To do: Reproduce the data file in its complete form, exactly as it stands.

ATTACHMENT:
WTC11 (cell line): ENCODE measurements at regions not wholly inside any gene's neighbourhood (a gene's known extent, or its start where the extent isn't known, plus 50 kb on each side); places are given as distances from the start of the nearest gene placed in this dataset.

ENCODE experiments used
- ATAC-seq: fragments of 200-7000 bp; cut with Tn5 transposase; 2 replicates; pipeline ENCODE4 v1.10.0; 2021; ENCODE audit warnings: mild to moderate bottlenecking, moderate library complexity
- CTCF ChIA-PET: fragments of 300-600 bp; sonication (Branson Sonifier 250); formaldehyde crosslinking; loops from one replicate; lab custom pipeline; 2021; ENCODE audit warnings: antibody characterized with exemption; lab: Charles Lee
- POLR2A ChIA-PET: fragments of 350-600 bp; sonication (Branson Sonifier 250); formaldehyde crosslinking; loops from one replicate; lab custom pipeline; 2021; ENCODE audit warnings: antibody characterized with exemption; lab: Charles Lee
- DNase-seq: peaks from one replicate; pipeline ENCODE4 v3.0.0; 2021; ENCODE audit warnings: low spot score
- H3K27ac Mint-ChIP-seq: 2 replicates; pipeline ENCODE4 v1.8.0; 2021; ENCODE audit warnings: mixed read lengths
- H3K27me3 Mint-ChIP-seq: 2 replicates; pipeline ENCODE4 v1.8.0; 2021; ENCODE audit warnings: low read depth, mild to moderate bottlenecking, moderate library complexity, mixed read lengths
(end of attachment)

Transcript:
WTC11 (cell line): ENCODE measurements at regions not wholly inside any gene's neighbourhood (a gene's known extent, or its start where the extent isn't known, plus 50 kb on each side); places are given as distances from the start of the nearest gene placed in this dataset.

ENCODE experiments used
- ATAC-seq: fragments of 200-7000 bp; cut with Tn5 transposase; 2 replicates; pipeline ENCODE4 v1.10.0; 2021; ENCODE audit warnings: mild to moderate bottlenecking, moderate library complexity
- CTCF ChIA-PET: fragments of 300-600 bp; sonication (Branson Sonifier 250); formaldehyde crosslinking; loops from one replicate; lab custom pipeline; 2021; ENCODE audit warnings: antibody characterized with exemption; lab: Charles Lee
- POLR2A ChIA-PET: fragments of 350-600 bp; sonication (Branson Sonifier 250); formaldehyde crosslinking; loops from one replicate; lab custom pipeline; 2021; ENCODE audit warnings: antibody characterized with exemption; lab: Charles Lee
- DNase-seq: peaks from one replicate; pipeline ENCODE4 v3.0.0; 2021; ENCODE audit warnings: low spot score
- H3K27ac Mint-ChIP-seq: 2 replicates; pipeline ENCODE4 v1.8.0; 2021; ENCODE audit warnings: mixed read lengths
- H3K27me3 Mint-ChIP-seq: 2 replicates; pipeline ENCODE4 v1.8.0; 2021; ENCODE audit warnings: low read depth, mild to moderate bottlenecking, moderate library complexity, mixed read lengths